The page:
Sharing Turkey’s dreams
Of course our topic is the Gezi Park protests that have spread throughout the entire Turkey.
Foreign Minister Ahmet Davutoğlu and Youth and Sports Minister Suat Kılıç have declared they were concerned that Turkey’s image was affected negatively.
Kılıç’s statement yesterday went like this: “Turkey has huge dreams, huge targets, but the pictures displayed have descended over our dreams like a nightmare.”
I think the key point of the matter is exactly in these sentences because the government unfortunately was unable to make the man on the street and most importantly the youth become a part of, and share in, Turkey’s huge dreams…
Most of the time, it decided on its dreams all alone by itself, moreover some of them were hidden from the public until the last moment.
For example, we, the Istanbul residents heard from Prime Minister Recep Tayyip Erdoğan the other day on a TV channel, while he was being interviewed by a colleague, that the Atatürk Cultural Center (AKM) was to be “demolished;” we were assuming that the AKM was to be renovated with the support of Sabancı Holding. We were guessing that work was continuing inside; that, Atatürk Cultural Center would be opened in September or in October.
In the Financial Times analysis the other day, Prime Minister Erdoğan was found suitable to the title “pharaoh” and the ruling Justice and Development Party (AKP) had transformed into a party of “contractors” that demolished fast everything that came on their way. An important and correct analysis that explained one dimension of the protests.
On my part, I do not remember how many times I have written the order of contractors who only abide by the track of the interests of the government, who do not listen to the warnings of the youth, environmentalists, scientists, experts and nongovernmental organizations, who absolutely close their ears to what they are trying to explain.
My readers would remember; I guess it was only two weeks ago I wrote on Prime Minister Erdoğan’s another “crazy project,” the Kanal İstanbul.
According to all the scientists I conferred with, the Kanal İstanbul Project will threaten the Turkish Straits System which is based on an extremely volatile and sensitive balance.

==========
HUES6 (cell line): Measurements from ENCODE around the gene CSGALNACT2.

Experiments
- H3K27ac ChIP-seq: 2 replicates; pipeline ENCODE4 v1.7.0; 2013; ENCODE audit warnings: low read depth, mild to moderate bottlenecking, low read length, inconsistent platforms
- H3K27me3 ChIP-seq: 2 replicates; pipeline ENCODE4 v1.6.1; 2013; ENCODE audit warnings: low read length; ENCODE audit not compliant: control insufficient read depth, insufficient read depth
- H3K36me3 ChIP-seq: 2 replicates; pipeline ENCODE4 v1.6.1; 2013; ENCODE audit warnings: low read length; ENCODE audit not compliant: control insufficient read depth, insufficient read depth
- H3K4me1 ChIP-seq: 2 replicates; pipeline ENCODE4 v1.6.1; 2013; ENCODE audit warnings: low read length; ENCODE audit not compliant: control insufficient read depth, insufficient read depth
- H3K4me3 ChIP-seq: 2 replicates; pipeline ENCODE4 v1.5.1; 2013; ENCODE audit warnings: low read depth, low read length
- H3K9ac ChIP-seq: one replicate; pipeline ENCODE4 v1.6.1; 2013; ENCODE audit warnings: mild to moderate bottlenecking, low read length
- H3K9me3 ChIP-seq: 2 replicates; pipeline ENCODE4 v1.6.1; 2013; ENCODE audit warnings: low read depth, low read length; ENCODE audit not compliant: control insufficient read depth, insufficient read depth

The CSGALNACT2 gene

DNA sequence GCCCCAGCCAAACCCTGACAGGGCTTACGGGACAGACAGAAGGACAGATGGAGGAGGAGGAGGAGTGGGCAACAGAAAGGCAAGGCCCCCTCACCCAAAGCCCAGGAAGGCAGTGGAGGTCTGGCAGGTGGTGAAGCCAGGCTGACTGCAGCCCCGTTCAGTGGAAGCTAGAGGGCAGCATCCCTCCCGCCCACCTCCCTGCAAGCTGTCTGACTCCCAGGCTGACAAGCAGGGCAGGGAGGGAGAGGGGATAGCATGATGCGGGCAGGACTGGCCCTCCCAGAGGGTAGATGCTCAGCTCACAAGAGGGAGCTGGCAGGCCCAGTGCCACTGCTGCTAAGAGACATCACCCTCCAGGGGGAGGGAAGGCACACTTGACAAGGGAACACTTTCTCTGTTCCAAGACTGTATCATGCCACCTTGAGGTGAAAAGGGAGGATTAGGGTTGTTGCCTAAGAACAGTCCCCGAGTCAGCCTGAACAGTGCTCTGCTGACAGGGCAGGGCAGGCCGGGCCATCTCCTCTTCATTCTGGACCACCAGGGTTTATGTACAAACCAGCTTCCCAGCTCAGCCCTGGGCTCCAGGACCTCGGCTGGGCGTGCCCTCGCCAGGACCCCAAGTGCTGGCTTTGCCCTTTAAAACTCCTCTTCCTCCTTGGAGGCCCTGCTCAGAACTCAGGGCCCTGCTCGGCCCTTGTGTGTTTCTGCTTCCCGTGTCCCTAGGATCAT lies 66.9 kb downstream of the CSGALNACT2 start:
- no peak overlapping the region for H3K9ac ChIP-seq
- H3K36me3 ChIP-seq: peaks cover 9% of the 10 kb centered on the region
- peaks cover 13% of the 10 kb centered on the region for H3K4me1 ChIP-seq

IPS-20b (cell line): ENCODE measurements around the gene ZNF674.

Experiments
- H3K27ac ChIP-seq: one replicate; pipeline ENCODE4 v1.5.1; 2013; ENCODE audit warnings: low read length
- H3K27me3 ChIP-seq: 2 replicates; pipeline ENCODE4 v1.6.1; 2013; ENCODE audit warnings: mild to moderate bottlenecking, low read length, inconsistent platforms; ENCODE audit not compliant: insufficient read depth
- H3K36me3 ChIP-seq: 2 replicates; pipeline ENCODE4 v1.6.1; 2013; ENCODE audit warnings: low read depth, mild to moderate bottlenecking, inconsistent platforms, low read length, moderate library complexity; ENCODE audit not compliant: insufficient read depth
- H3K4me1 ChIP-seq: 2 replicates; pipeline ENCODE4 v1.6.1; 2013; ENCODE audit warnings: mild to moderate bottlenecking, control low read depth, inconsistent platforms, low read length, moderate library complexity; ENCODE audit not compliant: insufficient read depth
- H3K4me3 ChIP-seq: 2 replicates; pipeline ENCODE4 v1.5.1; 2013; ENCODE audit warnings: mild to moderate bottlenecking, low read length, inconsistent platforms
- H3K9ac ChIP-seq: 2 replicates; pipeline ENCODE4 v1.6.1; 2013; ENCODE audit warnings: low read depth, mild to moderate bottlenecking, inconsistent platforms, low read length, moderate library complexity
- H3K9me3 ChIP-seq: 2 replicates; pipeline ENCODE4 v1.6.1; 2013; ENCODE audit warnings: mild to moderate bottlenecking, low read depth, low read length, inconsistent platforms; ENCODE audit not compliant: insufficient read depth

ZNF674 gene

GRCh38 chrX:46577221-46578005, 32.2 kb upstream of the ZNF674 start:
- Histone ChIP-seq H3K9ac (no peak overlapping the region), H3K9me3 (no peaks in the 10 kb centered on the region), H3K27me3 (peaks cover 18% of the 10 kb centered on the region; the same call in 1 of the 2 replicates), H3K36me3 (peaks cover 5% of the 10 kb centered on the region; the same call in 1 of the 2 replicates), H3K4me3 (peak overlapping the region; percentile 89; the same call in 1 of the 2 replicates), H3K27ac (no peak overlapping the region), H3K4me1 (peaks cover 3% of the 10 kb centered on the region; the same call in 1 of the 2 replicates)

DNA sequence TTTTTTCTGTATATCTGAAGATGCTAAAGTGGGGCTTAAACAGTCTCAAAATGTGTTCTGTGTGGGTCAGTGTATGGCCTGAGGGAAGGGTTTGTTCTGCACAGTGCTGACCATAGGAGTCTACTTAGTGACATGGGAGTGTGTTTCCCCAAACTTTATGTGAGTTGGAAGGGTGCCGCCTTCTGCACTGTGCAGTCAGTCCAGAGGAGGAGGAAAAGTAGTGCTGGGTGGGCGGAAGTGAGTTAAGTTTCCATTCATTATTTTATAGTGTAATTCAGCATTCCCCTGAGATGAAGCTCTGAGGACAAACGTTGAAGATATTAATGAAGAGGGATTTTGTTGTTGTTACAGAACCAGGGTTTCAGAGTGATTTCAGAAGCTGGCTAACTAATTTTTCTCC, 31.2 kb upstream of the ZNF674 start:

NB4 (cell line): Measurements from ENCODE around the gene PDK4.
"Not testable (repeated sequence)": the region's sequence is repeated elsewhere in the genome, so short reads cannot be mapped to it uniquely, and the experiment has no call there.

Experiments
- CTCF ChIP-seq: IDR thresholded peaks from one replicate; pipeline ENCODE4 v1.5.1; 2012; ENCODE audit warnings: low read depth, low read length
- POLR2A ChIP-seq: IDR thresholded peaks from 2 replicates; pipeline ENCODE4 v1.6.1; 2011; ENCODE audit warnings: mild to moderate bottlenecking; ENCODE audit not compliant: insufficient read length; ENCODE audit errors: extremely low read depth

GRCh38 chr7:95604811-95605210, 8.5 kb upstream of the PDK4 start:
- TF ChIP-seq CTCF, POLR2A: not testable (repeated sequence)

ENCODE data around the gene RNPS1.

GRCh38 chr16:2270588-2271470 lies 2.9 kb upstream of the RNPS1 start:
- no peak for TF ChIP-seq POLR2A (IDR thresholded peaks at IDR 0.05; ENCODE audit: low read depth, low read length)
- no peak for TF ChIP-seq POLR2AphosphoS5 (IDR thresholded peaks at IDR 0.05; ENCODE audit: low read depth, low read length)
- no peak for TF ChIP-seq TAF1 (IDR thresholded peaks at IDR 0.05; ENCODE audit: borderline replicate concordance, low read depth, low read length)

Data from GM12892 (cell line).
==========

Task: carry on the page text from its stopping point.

Kanal İstanbul should never be an imposition project without any debate, without consulting scientists.
A friend of mine who knows the Third Bridge project very well read the weekend interview of the Ankara contractor İbrahim Çeçen who has undertaken he project and has sent this email to him in panic:
“We thought the ring roads and access roads of the Third Bridge were to be built with underground tunnels. Now, we are reading that in order to lower costs, there will be viaducts. Aren’t viaducts the termination of the green?”
Among the Turks, it is quite a widespread belief that Turkey, in pursuit of economic development and becoming the 10th economy of the world by the year 2023, is facing a brutal attack against its nature and cultural heritage.
The picture is quite clear when you look at some of results of a survey conducted by the Gezici Research Group right before the Gezi Protests. Among those who participated in the Gezici survey, 82.2 percent were against a mall at the Gezi Park; 64.8 percent of them thought green areas in Istanbul were decreasing.
Some 82.6 percent believe that a legal restriction must be introduced for those skyscrapers that damage the silhouette of the city.
Turkey’s dreams are indeed beautiful; only if they are shared by everybody.